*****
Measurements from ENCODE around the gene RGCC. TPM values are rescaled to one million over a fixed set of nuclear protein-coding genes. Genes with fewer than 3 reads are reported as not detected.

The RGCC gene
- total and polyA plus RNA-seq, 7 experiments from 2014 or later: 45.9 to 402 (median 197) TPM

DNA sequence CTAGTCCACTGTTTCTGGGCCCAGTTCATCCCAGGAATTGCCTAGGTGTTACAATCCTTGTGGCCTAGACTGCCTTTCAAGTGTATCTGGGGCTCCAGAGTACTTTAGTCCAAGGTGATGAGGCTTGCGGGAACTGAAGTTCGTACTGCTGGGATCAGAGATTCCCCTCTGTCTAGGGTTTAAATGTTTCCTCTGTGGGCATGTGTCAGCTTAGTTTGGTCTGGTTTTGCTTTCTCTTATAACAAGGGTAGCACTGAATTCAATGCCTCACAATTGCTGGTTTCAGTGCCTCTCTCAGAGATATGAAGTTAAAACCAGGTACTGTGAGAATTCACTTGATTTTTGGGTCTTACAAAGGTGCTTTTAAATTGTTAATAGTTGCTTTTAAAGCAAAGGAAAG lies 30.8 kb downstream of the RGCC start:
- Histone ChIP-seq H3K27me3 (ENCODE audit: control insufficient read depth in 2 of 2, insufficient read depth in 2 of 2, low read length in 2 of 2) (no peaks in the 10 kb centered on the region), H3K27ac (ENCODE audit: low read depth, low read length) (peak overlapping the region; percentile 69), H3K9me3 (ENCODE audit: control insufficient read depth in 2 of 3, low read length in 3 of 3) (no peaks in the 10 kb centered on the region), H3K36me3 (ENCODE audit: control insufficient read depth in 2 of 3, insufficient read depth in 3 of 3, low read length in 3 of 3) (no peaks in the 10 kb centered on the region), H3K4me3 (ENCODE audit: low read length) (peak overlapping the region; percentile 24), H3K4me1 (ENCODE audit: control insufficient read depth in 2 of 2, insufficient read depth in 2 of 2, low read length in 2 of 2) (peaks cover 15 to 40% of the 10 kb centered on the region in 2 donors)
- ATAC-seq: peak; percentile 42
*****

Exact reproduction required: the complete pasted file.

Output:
Measurements from ENCODE around the gene RGCC. TPM values are rescaled to one million over a fixed set of nuclear protein-coding genes. Genes with fewer than 3 reads are reported as not detected.

The RGCC gene
- total and polyA plus RNA-seq, 7 experiments from 2014 or later: 45.9 to 402 (median 197) TPM

DNA sequence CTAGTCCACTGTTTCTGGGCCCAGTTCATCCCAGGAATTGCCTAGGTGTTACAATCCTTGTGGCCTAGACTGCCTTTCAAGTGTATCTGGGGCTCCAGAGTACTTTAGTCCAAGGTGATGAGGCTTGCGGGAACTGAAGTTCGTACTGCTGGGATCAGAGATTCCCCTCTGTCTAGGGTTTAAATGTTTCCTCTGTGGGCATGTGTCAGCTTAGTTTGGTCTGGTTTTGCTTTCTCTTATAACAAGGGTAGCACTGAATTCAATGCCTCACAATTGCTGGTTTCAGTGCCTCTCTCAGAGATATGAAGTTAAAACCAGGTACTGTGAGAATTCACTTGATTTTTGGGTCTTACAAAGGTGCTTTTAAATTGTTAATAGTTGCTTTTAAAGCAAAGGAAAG lies 30.8 kb downstream of the RGCC start:
- Histone ChIP-seq H3K27me3 (ENCODE audit: control insufficient read depth in 2 of 2, insufficient read depth in 2 of 2, low read length in 2 of 2) (no peaks in the 10 kb centered on the region), H3K27ac (ENCODE audit: low read depth, low read length) (peak overlapping the region; percentile 69), H3K9me3 (ENCODE audit: control insufficient read depth in 2 of 3, low read length in 3 of 3) (no peaks in the 10 kb centered on the region), H3K36me3 (ENCODE audit: control insufficient read depth in 2 of 3, insufficient read depth in 3 of 3, low read length in 3 of 3) (no peaks in the 10 kb centered on the region), H3K4me3 (ENCODE audit: low read length) (peak overlapping the region; percentile 24), H3K4me1 (ENCODE audit: control insufficient read depth in 2 of 2, insufficient read depth in 2 of 2, low read length in 2 of 2) (peaks cover 15 to 40% of the 10 kb centered on the region in 2 donors)
- ATAC-seq: peak; percentile 42